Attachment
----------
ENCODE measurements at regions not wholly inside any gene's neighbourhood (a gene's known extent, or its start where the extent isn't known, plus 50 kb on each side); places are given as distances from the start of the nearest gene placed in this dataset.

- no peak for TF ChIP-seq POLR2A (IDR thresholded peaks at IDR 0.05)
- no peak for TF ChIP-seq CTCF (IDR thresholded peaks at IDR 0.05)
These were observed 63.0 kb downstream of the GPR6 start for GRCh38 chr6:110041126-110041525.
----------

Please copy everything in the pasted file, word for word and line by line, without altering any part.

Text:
ENCODE measurements at regions not wholly inside any gene's neighbourhood (a gene's known extent, or its start where the extent isn't known, plus 50 kb on each side); places are given as distances from the start of the nearest gene placed in this dataset.

- no peak for TF ChIP-seq POLR2A (IDR thresholded peaks at IDR 0.05)
- no peak for TF ChIP-seq CTCF (IDR thresholded peaks at IDR 0.05)
These were observed 63.0 kb downstream of the GPR6 start for GRCh38 chr6:110041126-110041525.